When you cast aside wine trends, semantics, history and ownership of a concept, you are left with what is truly important. When we opened Terroirs, although we conflated natural winemaking with good organic farming practice, perhaps it was the idea that you could make wine without adding anything that caught the imagination of drinkers. No-intervention was what natural wine was pegged to, easier to grasp than organics (a term butchered by supermarkets), and biodynamics (which to most people who had heard of it was more than organic with some voodoo “science” added). Yet natural wine evolved out of (and would be meaningless without) sustainable farming: from organic and biodynamic to regenerative. Farming and nature make the grapes what they are. The better the farming, the healthier the vineyard, the better quality of grapes that are produced. Judith Beck told me that when the full effect of biodynamic conversion was realised, the vineyards gave back so much more in the way of quality (grapes). Natural winemaking is an extension of best farming practice, and although wine is, of course, the end of the process, what matters most is that is made with maximum respect for the environment and for nature itself.


So, rinse and repeat, 1000 blogs –the churn of news, reviews and opinions of a decade plus. Perorations, thunderings, encyclicals, reviews, parodies and obituaries. I have written about every aspect of wine, often with a thimbleful of real knowledge and a barrel-load of unfiltered (that word again!) opinion. Rereading some of the pieces, I can see I was “gallantly” defending the honour of natural wine at a time when no-one really had a positive word to say. Bar the odd strategic rebuttal, this offence-as-defence has now become unnecessary and contrarianism for the sake of it, is a waste of time and energy. I began my original natural wine manifesto with a plea for tolerance, that we always want to accentuate the positive and eliminate the negative and to speak joyfully about the wines we love rather than criticise the ones that we don’t.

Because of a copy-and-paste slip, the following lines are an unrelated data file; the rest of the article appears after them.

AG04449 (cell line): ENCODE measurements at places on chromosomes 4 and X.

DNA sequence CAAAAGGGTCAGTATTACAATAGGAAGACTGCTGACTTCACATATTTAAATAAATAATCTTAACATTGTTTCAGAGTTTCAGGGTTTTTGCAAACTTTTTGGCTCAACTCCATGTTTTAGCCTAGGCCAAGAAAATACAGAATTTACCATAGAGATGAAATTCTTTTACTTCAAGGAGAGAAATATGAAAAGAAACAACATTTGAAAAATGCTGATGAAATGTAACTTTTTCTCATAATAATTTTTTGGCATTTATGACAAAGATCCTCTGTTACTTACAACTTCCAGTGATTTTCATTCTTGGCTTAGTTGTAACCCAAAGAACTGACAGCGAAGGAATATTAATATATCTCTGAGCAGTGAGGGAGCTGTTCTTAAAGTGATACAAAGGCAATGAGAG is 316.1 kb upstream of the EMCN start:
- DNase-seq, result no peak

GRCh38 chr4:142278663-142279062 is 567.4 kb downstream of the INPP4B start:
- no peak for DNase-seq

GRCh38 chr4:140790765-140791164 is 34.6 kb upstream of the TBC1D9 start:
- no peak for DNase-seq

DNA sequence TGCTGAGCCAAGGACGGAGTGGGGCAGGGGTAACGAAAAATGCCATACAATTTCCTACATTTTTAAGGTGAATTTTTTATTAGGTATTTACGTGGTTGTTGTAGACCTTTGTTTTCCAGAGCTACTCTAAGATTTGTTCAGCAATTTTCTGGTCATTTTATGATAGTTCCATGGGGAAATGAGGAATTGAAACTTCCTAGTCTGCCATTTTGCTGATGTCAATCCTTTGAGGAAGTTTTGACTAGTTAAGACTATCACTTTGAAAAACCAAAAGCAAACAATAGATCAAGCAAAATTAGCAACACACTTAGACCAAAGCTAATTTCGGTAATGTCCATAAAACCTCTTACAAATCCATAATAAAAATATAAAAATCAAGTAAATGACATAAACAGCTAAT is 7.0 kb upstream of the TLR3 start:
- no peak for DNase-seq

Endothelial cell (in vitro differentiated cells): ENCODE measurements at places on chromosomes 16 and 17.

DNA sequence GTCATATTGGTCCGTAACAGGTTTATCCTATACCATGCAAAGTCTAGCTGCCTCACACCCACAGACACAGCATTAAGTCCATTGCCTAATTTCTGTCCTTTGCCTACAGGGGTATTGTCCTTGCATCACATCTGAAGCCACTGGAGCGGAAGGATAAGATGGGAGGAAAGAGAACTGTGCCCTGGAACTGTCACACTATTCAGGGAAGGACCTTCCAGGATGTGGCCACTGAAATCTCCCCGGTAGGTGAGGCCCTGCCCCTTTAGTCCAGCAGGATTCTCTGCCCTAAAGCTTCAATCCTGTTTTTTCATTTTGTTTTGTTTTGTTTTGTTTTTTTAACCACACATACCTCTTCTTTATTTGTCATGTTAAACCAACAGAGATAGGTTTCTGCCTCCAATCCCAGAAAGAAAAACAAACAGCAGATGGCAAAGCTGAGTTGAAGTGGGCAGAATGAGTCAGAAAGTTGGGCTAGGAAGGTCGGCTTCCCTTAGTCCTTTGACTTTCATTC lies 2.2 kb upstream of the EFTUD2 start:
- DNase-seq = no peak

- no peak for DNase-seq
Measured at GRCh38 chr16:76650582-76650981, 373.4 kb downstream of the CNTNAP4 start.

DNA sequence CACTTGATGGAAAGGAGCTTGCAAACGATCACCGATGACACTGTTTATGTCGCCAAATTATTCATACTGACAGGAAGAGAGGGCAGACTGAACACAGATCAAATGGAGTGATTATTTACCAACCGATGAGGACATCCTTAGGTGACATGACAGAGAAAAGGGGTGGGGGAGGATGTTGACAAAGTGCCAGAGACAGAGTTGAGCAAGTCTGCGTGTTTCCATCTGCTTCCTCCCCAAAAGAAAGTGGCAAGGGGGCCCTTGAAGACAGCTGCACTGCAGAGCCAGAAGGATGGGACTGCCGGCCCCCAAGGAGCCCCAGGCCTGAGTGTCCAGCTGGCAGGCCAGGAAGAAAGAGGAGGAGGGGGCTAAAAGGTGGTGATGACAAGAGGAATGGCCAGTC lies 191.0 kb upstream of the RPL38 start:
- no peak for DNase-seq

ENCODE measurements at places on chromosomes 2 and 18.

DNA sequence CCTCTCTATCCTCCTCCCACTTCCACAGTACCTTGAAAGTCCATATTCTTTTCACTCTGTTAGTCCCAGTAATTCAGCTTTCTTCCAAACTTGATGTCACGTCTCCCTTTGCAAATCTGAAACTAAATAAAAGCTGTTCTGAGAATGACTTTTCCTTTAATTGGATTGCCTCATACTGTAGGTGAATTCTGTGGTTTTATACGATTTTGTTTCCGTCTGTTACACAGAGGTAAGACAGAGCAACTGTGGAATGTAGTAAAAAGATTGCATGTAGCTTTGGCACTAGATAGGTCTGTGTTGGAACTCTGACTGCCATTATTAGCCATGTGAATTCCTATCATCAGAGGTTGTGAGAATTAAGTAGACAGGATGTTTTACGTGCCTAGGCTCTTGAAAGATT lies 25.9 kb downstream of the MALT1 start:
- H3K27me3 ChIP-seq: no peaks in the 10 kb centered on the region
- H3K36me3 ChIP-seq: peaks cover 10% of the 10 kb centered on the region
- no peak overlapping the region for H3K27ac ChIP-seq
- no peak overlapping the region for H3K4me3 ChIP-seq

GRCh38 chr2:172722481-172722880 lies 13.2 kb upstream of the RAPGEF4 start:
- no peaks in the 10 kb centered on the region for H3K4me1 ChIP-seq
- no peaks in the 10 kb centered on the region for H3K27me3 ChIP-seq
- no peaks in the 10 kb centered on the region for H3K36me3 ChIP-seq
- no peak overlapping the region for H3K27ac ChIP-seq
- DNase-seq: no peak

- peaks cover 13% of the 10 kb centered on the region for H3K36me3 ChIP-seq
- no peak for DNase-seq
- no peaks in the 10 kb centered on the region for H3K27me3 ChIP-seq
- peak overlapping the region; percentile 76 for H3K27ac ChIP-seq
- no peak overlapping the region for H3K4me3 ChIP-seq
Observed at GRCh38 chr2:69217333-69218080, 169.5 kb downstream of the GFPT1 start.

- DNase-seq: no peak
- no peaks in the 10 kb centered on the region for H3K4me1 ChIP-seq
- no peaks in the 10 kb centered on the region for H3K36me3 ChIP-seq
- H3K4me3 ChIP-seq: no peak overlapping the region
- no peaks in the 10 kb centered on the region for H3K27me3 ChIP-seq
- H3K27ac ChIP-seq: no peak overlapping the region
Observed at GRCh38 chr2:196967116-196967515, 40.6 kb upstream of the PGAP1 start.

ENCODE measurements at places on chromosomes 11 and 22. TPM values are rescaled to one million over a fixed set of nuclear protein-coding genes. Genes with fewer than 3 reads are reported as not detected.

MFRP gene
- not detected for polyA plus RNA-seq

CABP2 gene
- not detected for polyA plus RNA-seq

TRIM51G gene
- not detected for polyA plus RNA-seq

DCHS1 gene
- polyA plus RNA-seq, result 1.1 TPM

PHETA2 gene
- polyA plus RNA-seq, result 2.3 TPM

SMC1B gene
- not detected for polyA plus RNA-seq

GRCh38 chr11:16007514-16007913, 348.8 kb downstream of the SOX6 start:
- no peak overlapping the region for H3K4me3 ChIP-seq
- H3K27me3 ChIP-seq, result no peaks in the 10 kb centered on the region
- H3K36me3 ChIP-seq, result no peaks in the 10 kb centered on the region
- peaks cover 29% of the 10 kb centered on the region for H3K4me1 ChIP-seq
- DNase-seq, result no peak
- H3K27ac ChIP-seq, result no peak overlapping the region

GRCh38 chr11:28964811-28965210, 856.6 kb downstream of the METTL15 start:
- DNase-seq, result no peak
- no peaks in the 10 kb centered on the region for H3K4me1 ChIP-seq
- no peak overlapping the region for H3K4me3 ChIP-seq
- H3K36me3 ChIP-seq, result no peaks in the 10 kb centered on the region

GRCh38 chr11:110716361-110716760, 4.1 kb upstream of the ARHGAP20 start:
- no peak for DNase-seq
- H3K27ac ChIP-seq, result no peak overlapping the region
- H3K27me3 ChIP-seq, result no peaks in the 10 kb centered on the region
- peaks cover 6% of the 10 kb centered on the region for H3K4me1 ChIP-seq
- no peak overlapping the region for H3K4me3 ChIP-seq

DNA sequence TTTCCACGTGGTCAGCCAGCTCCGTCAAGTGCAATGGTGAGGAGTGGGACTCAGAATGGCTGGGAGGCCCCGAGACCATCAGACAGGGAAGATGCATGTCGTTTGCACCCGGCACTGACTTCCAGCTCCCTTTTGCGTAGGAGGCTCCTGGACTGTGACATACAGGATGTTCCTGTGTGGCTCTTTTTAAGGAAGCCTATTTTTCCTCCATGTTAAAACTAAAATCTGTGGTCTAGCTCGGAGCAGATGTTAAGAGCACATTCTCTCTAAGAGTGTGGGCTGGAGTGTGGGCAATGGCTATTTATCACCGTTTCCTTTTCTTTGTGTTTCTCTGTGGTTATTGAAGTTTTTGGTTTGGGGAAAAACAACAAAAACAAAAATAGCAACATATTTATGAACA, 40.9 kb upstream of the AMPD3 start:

The manifesto ends thus with the following arguments, refutations and celebratory statements.

5. Natural wines are incapable of greatness. Let us put aside for a moment the notion that good taste is subjective and transport ourselves to our favourite desert island with our dog-eared copy of the Carnet de Vigne Omnivore, the natural wine mini bible.  Because the natural wine church has many mansions; you will discover a constellation of stars lurking in its firmament. Natural wine growers don’t work according to precise calibrations of sulphur levels; instead, they seek to express the quality of the grapes from their naturally farmed vineyard by keeping interventions to a bare minimum.  In certain regions such as Beaujolais, Jura, and the Languedoc-Roussillon, virtually all the great names are what we might term “natural growers”. Again, we don’t seek to make anyone join the family or fit in with an overarching critique. Natural wine is fluid, in that vignerons who are extremists, row back from their position, whilst others, who start out conventionally, feel emboldened to take greater risks by reducing the interventions.

Since writing this I have decided that greatness is purely an illusion. What many people have traditionally called great are wines that are seemingly “architectural”, constructed to such a level that you can see all the layers attaching to each other. For me, greatness is far more elusive, tantalising – and personal.  Wines that have this quality throb with energy, they open and close and open again, they resist tasting notes, they inspire – initially neither like nor dislike – but feeling, and trigger all the senses to respond acutely.

Early days…


6. Natural wines don’t age well. Hit or myth? Myth! It is true that many natural (red) wines are intended to be drunk in the first flush of fruit preferably from the fridge. So, sue them for being generous and gouleyant. Ironically, many white wines with lees-ageing, skin contact and deliberate oxidation have greater longevity and bone structure than red wines. But it is simply not true to assert that natural wines can’t age. A 1997 Hermitage from Dard et Ribo was staggeringly profound (et in Parkadia ego), old magnums of Foillard’s Morgon Côte du Py become like Grand Cru Burgundy as they morgonner, some of Breton’s Bourgueils demand that you tarry ten years before becoming to grips with their grippiness. Last year, we tasted a venerable 10.5% Gamay d’Auvergne from Stéphane Majeune, as thin as a pin, and still as fresh as a playful slap with a nettle, whereas the conventional big-named Burgs, Bordeaux, and Spanish whatnots alongside it all collapsed under the weight of expectation and new oak. If the definition of an ageworthy wine is that you can still taste the knackered lacquer twenty years after, then give me the impertinence of youth any day.